Move Over, Barbie. This Doll Has Real-Life Measurements

Can an average-size doll someday dominate the market?

Nickolay Lamm Starts Crowdsourcing Project for "Average Barbie" Lammily, the Barbie Doll with Real-Life Proportions

(Photo: Courtesy Nickolay Lamm)

Kristina Bravo is a Los Angeles–based writer. She is an Assistant Editor at TakePart.

If you’ve been anywhere near the Internet in the past year, you’re familiar with “Average Barbie,” the Barbie doll with real-life proportions created by digital artist Nickolay Lamm. Celebrated as a commentary on pop culture’s unrealistic depictions of women’s bodies, the images inspired a rash of impassioned inquiries from consumers wanting to know where they could procure one of their own. Now Lamm is on a mission to create just such a toy, named Lammily, available through a crowdsourcing project.

“Everyone has at least had a feeling that we want to change something about ourselves,” says the 25-year-old University of Pittsburgh graduate. “Part of this may have to do with the images we see on TV, in movies, and in magazines. I thought that if I could feel like that, I can’t imagine what women have to go through.”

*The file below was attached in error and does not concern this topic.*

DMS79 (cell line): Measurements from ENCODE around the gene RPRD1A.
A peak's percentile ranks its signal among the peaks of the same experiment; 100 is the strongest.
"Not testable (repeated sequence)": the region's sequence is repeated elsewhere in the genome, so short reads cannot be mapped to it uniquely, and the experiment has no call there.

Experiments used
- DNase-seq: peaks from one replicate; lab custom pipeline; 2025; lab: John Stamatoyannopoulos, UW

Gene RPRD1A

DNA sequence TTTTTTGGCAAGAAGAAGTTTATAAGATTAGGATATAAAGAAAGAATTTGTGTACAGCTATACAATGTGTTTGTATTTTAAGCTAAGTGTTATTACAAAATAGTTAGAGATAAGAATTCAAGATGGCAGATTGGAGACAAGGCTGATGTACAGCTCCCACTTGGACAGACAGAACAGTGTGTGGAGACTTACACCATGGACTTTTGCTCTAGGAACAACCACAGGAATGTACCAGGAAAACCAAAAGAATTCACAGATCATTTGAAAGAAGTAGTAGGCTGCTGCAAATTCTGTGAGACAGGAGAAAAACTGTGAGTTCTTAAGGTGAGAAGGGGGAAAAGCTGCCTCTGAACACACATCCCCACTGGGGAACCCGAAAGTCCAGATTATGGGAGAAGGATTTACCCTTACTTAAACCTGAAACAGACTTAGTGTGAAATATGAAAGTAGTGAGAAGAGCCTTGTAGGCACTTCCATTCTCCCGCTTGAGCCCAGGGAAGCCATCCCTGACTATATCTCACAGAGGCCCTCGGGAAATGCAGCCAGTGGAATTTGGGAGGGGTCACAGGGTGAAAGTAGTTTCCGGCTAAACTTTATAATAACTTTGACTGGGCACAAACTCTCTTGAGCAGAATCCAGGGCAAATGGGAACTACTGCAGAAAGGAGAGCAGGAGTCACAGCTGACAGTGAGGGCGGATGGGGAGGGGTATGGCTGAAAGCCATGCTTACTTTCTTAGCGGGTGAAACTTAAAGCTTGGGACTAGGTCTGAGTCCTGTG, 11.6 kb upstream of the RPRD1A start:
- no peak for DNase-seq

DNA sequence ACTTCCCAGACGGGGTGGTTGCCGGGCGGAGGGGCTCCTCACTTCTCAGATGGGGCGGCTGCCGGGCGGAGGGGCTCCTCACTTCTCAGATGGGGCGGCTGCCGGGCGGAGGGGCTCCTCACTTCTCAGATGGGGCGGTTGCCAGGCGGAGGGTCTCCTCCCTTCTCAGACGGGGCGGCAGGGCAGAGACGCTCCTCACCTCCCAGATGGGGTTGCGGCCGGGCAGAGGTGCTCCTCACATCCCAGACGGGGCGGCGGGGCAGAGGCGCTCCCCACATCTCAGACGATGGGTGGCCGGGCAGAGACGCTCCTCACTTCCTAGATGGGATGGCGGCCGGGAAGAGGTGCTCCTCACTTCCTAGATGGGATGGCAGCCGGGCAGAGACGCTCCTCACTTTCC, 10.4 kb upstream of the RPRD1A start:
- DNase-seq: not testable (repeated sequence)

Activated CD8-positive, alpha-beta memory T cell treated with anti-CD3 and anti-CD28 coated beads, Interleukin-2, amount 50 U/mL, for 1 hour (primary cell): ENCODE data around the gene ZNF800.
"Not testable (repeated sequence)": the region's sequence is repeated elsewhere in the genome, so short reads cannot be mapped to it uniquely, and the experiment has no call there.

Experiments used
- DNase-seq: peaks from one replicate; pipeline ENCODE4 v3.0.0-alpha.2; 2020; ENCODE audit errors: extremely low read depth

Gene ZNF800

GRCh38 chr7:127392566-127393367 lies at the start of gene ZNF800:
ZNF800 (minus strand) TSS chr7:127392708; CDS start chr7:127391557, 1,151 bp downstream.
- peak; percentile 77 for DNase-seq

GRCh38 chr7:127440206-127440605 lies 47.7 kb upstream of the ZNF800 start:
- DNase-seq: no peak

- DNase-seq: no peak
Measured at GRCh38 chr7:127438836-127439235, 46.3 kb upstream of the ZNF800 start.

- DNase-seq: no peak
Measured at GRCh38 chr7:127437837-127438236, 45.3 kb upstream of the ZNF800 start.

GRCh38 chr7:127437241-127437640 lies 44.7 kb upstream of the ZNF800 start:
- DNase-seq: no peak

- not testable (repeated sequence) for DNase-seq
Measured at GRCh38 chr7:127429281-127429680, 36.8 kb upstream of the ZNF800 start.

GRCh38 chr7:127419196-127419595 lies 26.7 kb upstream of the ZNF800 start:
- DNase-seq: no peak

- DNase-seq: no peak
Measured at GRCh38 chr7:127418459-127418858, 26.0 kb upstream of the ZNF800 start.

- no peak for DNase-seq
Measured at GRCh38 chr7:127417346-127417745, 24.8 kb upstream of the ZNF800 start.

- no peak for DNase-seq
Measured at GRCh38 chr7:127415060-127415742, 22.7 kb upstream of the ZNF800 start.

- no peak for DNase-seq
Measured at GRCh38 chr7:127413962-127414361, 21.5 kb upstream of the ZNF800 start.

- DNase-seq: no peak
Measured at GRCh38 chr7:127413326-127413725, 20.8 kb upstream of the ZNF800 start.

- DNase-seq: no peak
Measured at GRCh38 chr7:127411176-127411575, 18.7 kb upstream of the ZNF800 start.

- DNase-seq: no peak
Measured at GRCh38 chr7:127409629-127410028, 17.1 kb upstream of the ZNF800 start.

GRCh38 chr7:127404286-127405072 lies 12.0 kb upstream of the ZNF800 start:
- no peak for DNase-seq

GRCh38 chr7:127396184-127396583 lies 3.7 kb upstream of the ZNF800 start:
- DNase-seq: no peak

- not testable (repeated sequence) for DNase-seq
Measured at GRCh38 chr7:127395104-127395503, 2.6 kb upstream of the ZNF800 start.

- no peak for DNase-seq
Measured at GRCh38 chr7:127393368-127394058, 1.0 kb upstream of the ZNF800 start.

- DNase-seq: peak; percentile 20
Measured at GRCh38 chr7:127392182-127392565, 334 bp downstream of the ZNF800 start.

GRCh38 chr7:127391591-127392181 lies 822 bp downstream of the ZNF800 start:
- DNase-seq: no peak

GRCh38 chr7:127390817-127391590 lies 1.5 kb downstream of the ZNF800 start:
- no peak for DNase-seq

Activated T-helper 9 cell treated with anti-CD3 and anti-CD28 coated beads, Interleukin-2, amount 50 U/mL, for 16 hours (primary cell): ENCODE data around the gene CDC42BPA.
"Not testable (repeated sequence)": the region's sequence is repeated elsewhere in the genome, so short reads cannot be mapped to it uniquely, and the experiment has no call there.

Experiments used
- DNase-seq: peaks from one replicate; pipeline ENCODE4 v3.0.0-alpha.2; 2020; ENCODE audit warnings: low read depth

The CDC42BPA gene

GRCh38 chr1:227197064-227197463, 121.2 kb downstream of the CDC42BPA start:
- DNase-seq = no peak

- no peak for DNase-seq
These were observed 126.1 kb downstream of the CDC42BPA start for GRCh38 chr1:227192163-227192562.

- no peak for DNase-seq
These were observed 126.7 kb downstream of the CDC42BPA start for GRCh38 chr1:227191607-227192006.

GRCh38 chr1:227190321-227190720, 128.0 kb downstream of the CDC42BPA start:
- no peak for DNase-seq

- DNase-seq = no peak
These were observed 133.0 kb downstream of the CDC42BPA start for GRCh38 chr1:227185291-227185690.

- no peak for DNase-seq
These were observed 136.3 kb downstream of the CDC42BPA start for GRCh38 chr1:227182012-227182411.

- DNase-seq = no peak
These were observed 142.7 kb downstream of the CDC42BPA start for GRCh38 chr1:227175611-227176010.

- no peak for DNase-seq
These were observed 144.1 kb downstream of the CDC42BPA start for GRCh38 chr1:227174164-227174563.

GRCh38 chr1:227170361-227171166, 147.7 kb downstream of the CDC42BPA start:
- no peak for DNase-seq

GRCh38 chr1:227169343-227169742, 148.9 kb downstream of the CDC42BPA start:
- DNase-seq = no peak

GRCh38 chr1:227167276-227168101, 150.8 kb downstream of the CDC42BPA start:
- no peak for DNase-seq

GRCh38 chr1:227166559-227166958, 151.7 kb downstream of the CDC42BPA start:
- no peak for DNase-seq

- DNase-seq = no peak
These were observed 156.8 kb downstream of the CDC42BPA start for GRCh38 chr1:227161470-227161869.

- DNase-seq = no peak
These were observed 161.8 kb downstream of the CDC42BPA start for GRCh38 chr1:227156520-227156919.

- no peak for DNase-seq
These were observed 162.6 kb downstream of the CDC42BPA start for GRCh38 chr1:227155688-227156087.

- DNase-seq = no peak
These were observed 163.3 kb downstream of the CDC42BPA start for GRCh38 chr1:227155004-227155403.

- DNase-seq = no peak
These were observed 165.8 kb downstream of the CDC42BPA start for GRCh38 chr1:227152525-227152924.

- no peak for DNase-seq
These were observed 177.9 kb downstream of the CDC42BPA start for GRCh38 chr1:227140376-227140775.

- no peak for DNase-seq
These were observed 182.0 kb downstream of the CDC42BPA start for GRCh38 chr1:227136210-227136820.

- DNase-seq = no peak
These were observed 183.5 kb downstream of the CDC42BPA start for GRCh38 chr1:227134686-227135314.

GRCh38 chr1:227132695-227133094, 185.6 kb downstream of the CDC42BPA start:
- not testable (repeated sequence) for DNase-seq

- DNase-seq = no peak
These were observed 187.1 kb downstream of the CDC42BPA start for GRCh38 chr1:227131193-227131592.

Using his research on average body proportions, Lamm gave Lammily a shorter and wider figure than that of her famous predecessor. The designer also opted for brown hair and minimal makeup in lieu of flowing golden locks and a photo op–ready face. To promote a healthy lifestyle, Lammily sports movable elbows, wrists, knees, and feet, complemented by a girl-next-door outfit.  

The artist spent nine months working to bring last year’s prototype to market, recruiting the expertise of former Mattel executive Roger Rambeau. Now he’s enlisting the support of interested buyers to start manufacturing.

“My goal with Lammily is to show that average is beautiful, that you don’t have to set unrealistic expectations for yourself,” he says. Although he hopes the project will succeed, Lamm doesn’t have sales projections.

What about the naysayers who insist that Barbie is just a doll?

“They’re right,” Lamm says. “But if there are studies which suggest she may have a negative influence on girls’ body image, then there should at least be an alternative to Barbie.”

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